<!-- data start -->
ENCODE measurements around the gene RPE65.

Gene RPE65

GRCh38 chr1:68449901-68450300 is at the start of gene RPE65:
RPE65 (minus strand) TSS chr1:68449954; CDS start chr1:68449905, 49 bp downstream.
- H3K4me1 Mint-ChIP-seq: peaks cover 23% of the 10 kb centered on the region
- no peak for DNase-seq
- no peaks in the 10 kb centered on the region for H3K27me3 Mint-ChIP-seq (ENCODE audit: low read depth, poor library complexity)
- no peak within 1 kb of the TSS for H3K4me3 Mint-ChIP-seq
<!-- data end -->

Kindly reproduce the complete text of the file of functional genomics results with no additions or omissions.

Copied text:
ENCODE measurements around the gene RPE65.

Gene RPE65

GRCh38 chr1:68449901-68450300 is at the start of gene RPE65:
RPE65 (minus strand) TSS chr1:68449954; CDS start chr1:68449905, 49 bp downstream.
- H3K4me1 Mint-ChIP-seq: peaks cover 23% of the 10 kb centered on the region
- no peak for DNase-seq
- no peaks in the 10 kb centered on the region for H3K27me3 Mint-ChIP-seq (ENCODE audit: low read depth, poor library complexity)
- no peak within 1 kb of the TSS for H3K4me3 Mint-ChIP-seq